Whatever loathing voters feel toward Washington, D.C., this week, it is a fair bet they make an exception for America’s national parks — immortalized by Ken Burns in the miniseries “America’s Best Idea.’’ So it is ironic that one of the worst casualties of the government shutdown is the National Park Service, which administers 401 national parks, monuments, and iconic places across the country.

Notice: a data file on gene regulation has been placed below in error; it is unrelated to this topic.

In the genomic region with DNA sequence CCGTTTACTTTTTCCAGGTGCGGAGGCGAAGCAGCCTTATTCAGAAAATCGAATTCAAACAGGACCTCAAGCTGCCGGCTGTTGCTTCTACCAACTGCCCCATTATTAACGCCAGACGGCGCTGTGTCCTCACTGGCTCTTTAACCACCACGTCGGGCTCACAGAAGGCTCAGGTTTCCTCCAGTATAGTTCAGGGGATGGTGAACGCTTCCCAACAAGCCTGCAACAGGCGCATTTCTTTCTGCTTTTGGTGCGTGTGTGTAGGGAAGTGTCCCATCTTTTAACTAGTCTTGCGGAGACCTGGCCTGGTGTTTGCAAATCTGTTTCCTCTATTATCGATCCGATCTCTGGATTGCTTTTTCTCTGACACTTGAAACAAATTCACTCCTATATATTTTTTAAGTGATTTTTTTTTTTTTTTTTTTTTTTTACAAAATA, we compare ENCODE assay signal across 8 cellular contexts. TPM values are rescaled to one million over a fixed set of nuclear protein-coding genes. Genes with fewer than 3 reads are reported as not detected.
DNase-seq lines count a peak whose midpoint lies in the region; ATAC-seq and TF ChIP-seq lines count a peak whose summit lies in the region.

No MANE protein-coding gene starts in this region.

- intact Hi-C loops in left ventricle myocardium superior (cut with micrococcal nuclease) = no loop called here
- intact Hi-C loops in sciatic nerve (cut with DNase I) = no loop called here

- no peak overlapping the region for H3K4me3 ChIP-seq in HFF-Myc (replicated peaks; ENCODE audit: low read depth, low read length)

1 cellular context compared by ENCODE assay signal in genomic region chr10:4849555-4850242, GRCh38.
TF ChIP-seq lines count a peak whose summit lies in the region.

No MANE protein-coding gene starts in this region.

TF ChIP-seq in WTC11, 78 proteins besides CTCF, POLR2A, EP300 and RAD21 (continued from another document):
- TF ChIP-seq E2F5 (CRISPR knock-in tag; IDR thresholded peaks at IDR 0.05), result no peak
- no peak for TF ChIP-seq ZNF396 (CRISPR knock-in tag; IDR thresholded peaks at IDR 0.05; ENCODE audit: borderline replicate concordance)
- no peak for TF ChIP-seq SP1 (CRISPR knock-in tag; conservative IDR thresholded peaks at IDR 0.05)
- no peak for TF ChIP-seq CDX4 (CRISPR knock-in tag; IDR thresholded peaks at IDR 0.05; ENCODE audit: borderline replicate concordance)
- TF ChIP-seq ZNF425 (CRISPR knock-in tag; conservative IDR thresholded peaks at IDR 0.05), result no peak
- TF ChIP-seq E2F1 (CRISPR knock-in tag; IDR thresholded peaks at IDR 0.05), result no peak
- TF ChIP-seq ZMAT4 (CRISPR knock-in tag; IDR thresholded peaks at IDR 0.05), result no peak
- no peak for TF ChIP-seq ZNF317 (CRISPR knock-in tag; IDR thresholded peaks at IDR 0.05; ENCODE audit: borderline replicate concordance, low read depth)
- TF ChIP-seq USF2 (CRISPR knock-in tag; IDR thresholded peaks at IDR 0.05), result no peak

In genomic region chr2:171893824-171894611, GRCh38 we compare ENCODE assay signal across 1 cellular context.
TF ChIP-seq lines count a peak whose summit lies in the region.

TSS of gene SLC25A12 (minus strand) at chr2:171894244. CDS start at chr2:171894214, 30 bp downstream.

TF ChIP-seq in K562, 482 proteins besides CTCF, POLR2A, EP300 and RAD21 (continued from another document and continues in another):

October is a popular time for the parks. Normally some 700,000 visitors pour into the parks every day, primarily to see the foliage. Fish are spawning, bears are fattening up, birds are migrating. But the National Park Service is responsible for all the utilities, fire protection, emergency services, and other infrastructure in its parks, so all the campgrounds, hotels, restaurants, and other commercial activities within the parks are now closed. That in turn hits the surrounding gateway communities, where the local economy is dependent on small businesses that cater to tourists, such as tour guides, outdoor recreation shops, motels, and small eateries. Much of their annual revenue is generated at this time of the year. The timing could hardly be worse for damaging the US economy.